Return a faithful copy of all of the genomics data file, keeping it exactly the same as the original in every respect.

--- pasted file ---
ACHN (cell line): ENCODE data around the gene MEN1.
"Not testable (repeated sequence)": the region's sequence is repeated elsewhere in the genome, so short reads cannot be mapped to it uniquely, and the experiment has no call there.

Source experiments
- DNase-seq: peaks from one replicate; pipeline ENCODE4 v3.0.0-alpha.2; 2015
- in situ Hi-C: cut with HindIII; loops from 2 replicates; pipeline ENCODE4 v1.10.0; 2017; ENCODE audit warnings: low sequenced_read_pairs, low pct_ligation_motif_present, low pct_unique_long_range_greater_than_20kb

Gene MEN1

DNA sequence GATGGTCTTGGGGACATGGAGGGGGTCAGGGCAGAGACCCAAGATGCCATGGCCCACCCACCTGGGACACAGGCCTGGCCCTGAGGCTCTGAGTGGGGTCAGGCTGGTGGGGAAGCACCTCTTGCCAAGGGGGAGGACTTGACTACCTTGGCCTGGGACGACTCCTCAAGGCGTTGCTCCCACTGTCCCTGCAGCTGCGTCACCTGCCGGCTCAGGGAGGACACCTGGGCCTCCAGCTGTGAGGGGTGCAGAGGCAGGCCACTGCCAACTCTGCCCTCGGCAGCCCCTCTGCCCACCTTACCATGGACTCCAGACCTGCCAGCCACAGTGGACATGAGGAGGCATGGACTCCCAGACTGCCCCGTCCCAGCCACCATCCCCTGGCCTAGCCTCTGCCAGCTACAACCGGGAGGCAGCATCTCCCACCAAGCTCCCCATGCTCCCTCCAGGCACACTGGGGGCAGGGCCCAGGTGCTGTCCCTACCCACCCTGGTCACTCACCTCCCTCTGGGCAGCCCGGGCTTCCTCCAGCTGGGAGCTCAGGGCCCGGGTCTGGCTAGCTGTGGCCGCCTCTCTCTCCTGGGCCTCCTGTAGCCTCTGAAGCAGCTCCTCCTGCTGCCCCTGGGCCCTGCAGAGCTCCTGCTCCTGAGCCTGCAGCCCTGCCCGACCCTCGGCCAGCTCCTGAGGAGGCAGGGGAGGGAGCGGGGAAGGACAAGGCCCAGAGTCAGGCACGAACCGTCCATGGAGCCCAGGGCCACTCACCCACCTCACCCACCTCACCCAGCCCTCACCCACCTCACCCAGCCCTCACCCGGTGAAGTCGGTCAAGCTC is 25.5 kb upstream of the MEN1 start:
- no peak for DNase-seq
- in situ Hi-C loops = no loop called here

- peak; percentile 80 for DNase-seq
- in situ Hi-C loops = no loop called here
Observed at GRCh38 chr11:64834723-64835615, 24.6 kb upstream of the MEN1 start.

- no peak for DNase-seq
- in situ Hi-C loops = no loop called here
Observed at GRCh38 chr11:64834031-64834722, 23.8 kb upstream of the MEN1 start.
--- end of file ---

ACHN (cell line): ENCODE data around the gene MEN1.
"Not testable (repeated sequence)": the region's sequence is repeated elsewhere in the genome, so short reads cannot be mapped to it uniquely, and the experiment has no call there.

Source experiments
- DNase-seq: peaks from one replicate; pipeline ENCODE4 v3.0.0-alpha.2; 2015
- in situ Hi-C: cut with HindIII; loops from 2 replicates; pipeline ENCODE4 v1.10.0; 2017; ENCODE audit warnings: low sequenced_read_pairs, low pct_ligation_motif_present, low pct_unique_long_range_greater_than_20kb

Gene MEN1

DNA sequence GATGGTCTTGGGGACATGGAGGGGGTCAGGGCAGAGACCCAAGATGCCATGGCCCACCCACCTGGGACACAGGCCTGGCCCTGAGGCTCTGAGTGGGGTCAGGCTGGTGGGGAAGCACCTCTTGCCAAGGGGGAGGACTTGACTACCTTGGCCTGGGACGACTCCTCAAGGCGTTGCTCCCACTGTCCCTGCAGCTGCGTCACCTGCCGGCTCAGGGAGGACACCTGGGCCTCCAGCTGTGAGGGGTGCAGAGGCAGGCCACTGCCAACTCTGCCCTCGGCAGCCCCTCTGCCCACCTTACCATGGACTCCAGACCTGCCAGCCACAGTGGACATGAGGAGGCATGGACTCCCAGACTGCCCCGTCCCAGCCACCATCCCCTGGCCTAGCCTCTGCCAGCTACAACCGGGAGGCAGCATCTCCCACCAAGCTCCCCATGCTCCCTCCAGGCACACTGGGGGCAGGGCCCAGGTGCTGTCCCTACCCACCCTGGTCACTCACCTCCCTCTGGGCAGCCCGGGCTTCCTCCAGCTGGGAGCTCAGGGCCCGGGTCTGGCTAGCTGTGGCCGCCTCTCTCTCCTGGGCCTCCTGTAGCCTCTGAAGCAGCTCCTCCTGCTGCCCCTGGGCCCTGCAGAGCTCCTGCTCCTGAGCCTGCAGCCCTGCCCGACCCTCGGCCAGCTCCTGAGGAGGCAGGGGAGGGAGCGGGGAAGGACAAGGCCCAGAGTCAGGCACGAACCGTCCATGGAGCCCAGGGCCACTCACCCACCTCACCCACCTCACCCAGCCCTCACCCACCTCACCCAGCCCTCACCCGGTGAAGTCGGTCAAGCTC is 25.5 kb upstream of the MEN1 start:
- no peak for DNase-seq
- in situ Hi-C loops = no loop called here

- peak; percentile 80 for DNase-seq
- in situ Hi-C loops = no loop called here
Observed at GRCh38 chr11:64834723-64835615, 24.6 kb upstream of the MEN1 start.

- no peak for DNase-seq
- in situ Hi-C loops = no loop called here
Observed at GRCh38 chr11:64834031-64834722, 23.8 kb upstream of the MEN1 start.